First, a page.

“The ANC may not be about to lose office, but it wants the lion’s share of the born free vote as it seeks, as Zuma has said repeatedly, 75 percent of the vote and so the ability to totally dominate Parliament and be free to amend the constitution and rule without let or hindrance.

“This ambition could be hard to achieve. The EFF is hardly likely to become a challenger for power but it could take away votes.

“Mamphela Ramphele’s Agang party might take some of the votes of educated, middle class voters (old and young) sick of the corrupt and increasingly violent and intolerant image of the ANC, and the DA could increase its share of the vote while retaining power in the Western Cape, to the ANC’s immense irritation.

“This could all eat away at the size of the ANC majority, though without threatening its hold on power,” Somerville said.

He suggested that the ANC was concerned that many of the “born-free” generation were not interested in voting, “but is perhaps even more worried that those who do might not vote for the ANC, as a matter, of course, not being of the struggle or lost generations of the 1980s and the early 1990s or what could be called the grand apartheid generation that preceded it”.

The Issues

Malema’s message of black empowerment through the radical redistribution of South African mineral and land wealth has fired up the political scene. He has been preaching “economic freedom in our lifetime”, and it has resonated with the poor.

Notably, the message has spurred the ANC, as it sees its exclusive claim to leftist politics challenged. Analysts describe the EFF as being “left of left”. The EFF in turn describes the ANC as neo-liberal.

The ruling party has facilitated access to business ownership through “broad-based black economic empowerment”, a model said to simply co-opt a few blacks into the ranks of the rich. Ramaphosa is one of the biggest beneficiaries of affirmative action and is now a mining magnet.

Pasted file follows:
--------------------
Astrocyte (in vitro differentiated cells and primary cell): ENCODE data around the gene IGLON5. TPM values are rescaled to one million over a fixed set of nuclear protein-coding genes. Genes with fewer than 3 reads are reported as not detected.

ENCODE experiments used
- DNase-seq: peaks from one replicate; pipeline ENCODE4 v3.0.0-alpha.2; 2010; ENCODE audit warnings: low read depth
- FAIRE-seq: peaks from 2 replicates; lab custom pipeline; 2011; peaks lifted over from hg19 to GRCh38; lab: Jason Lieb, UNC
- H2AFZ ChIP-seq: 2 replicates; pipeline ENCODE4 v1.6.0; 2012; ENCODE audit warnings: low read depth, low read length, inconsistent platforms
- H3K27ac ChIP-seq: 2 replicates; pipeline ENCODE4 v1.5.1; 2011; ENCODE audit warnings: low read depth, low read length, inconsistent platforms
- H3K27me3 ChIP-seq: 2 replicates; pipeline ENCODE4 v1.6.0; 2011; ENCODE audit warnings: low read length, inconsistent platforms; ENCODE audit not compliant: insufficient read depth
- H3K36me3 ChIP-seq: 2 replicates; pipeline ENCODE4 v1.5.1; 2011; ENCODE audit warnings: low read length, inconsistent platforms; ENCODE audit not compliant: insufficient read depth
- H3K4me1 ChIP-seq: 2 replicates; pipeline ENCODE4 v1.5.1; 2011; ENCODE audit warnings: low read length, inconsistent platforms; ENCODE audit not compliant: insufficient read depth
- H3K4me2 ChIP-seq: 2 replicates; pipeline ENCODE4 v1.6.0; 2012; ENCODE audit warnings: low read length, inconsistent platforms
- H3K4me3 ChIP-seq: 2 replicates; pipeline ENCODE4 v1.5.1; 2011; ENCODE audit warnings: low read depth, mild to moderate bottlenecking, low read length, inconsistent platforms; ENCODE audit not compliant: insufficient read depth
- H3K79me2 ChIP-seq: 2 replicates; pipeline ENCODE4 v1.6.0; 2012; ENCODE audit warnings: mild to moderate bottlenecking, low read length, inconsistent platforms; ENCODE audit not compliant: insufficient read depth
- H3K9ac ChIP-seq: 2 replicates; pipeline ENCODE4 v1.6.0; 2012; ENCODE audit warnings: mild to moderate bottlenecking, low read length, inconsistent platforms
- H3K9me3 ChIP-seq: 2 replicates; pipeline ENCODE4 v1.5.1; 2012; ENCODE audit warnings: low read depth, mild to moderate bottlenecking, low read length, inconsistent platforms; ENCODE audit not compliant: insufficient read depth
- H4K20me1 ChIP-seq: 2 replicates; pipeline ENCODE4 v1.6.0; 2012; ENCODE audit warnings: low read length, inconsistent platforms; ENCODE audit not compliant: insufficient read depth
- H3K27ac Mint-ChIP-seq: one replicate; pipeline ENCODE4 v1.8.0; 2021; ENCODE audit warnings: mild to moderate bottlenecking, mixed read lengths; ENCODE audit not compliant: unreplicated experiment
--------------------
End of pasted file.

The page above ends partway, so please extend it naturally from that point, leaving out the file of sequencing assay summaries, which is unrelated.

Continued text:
The DA rejects affirmative action altogether, creating the genuine impression that it will continue to protect white privilege if given power. The EFF and DA converge in their criticism of ANC government corruption, though Malema himself faces a slew of graft-related charges.

In fact, Malema’s own relative wealth sits uneasily with his “left of left” public posturing. President Zuma is accused of profligacy with public funds in the R206 million upgrade of his rural home, including spending R1m for improving a cattle pen.

How political leaders address the high levels of crime, poverty, poor education, poor healthcare and inadequate housing will also be of much importance among voters. A significant proportion of the South African electorate also worries about ablution facilities and there have been some very dirty – and this is meant literally – demonstrations about this.

In the Western Cape stronghold of Zille, “poo protests” in which residents poured buckets of human waste on government buildings and cars, showed the world how bad the lack of proper toilets in South Africa is. Yes, it is dirty now, but it is only likely to get dirtier as D-Day approaches.

 

 

Wake-up call for ANC

South Africa’s ruling ANC party seems to have lost its ground as champion of the poor majority. The liberation movement enshrined national participation in and ownership of land and economy by all living in the country, more particularly by the poor majority, in its Freedom Charter.

The torchbearers of the ANC – Oliver Tambo, Nelson Mandela, Duma Nokwe, Albert Luthuli, Walter and Albertina Sisulu, Govan Mbeki, Anton Lembede and Chris Hani – defended the defenceless and thus, kept the hopes of the poor masses high.

By 1994, however, the ANC was totally disarmed. Negotiated and manipulated to become an organisation of patronage, the Freedom Charter was dropped and replaced by among others, the secret “Sunset Clauses” brought by whites as preconditions to Independence.

Negotiations with the criminal colonial-apartheid powers and their imperialist Western backers ensured that the ANC accommodated the former Bantustan administrations as well as the racist regime’s national overt and covert structures in the “Rainbow Nation”.

Stratcom agents, murderers, spooks, money launderers, downright criminals (like the Selous Scouts from the former Rhodesia, and Koevoet and 32 Battalion from former Southwest Africa), hit squads of the apartheid military intelligence’s Civil Co-operation Bureau (trained in Argentina and Israel in urban warfare, assassination and sabotage), as well as a host of other groups were legitimised by the “Sunset Clauses”.